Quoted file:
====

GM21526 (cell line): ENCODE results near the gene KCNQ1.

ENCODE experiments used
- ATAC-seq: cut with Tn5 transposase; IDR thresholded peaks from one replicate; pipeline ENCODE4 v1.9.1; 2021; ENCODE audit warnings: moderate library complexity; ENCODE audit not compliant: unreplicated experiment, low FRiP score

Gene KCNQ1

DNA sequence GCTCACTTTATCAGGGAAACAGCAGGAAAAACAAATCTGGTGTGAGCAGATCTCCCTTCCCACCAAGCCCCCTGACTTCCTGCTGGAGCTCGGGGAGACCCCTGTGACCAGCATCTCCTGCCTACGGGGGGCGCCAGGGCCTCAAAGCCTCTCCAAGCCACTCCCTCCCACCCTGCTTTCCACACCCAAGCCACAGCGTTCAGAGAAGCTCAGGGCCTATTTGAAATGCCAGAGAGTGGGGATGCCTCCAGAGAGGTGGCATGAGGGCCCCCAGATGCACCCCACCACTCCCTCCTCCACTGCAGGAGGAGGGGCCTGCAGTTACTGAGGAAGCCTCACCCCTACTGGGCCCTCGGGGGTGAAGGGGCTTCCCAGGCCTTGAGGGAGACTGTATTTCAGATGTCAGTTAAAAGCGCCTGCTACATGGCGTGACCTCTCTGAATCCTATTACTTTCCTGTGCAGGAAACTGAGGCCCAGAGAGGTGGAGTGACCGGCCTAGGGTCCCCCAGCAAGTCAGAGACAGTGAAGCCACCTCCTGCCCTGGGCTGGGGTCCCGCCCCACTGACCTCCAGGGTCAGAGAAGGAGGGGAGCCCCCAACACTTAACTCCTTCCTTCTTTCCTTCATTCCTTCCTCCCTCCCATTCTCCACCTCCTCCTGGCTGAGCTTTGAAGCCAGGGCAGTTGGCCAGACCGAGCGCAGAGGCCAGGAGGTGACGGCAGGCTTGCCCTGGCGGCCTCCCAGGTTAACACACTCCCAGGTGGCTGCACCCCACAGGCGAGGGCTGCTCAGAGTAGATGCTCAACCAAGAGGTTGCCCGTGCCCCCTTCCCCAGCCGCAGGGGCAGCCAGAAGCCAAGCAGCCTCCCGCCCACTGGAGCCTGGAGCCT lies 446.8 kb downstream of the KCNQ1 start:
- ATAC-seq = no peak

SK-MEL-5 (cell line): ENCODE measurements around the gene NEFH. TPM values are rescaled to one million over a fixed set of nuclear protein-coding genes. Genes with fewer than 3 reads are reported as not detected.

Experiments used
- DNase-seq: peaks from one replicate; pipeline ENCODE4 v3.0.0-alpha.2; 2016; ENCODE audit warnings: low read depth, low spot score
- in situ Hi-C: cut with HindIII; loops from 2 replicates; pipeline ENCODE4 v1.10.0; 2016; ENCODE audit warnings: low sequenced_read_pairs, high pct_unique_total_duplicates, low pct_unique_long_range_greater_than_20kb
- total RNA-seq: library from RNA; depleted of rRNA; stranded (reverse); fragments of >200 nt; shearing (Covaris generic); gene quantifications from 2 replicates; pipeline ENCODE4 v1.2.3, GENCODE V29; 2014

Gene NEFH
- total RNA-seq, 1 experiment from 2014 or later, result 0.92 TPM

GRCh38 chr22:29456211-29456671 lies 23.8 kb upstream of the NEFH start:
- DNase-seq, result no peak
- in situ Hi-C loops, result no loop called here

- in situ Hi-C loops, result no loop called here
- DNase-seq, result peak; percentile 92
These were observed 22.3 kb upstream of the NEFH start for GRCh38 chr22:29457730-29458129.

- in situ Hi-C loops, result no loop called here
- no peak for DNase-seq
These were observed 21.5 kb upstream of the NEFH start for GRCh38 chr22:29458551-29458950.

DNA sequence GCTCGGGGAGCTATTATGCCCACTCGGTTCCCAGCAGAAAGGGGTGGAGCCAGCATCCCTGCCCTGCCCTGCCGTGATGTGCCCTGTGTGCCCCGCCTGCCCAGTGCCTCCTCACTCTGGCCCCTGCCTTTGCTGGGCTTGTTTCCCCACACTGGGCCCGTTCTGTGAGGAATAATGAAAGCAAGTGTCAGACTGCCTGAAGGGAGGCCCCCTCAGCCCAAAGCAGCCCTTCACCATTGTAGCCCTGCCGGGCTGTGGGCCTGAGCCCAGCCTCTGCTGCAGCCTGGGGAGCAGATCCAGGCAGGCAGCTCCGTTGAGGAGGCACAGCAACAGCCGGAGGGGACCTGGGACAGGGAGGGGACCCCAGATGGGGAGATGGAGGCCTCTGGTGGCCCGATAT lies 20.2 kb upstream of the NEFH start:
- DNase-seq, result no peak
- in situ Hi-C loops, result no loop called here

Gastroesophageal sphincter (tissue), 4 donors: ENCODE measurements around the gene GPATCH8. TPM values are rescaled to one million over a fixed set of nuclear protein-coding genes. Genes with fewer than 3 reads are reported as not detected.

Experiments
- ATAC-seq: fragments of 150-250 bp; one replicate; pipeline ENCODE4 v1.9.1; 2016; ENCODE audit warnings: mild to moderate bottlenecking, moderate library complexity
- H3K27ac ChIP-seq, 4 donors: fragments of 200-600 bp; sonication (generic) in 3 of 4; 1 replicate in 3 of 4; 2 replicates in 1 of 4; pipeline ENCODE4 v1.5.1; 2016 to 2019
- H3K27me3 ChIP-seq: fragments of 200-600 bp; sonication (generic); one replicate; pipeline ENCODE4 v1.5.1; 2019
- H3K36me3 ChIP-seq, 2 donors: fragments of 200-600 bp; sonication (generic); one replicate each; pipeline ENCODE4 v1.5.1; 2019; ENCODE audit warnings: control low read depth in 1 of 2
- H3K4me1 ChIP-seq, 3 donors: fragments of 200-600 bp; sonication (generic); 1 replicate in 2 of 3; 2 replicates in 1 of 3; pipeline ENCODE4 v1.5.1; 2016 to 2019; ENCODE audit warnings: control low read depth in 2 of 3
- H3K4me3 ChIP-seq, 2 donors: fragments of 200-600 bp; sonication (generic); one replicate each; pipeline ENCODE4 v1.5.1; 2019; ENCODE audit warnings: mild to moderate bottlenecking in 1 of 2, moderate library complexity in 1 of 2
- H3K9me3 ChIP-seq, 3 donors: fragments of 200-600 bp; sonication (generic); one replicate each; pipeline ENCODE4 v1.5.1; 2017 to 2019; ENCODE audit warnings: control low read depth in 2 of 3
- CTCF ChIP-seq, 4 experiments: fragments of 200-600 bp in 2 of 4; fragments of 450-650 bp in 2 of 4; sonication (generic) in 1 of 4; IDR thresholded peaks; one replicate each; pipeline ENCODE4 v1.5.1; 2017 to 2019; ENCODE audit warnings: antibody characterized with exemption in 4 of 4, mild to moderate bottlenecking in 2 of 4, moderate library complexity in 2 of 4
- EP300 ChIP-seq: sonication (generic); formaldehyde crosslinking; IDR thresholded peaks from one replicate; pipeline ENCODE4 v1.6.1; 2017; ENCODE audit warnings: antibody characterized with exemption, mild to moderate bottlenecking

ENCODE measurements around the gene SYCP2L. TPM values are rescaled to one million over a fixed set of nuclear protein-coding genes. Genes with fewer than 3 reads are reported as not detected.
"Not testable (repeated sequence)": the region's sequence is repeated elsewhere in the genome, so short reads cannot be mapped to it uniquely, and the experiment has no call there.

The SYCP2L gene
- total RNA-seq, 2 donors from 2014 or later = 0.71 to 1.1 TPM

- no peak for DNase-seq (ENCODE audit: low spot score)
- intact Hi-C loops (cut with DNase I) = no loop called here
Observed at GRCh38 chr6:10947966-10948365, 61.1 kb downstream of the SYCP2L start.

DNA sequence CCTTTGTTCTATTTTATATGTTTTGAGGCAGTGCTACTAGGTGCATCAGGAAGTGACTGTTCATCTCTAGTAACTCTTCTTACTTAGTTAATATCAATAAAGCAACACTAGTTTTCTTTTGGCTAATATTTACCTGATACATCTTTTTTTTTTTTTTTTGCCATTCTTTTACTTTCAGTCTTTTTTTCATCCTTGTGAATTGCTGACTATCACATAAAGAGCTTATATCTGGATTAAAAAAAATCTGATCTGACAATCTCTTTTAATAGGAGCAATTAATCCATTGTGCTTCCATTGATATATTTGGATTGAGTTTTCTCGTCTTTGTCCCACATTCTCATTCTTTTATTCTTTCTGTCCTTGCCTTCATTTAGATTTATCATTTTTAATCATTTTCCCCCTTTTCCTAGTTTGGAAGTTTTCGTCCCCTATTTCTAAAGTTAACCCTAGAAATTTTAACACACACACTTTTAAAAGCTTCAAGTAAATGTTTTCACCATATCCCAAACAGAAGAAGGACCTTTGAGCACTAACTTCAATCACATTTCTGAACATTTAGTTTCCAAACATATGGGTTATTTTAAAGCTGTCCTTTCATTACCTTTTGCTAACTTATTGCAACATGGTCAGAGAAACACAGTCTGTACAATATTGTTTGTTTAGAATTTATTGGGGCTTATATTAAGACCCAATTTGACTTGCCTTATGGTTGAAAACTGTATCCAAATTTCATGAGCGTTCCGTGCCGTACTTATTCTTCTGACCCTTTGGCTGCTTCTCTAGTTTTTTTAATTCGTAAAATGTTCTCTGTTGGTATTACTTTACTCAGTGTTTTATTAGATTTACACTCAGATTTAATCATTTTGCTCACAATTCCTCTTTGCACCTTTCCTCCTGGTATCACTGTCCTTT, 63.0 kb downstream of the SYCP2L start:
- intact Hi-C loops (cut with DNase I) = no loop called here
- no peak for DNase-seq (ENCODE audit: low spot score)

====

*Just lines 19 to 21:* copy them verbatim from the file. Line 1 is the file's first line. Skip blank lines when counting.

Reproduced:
These were observed 22.3 kb upstream of the NEFH start for GRCh38 chr22:29457730-29458129.

- in situ Hi-C loops, result no loop called here
- no peak for DNase-seq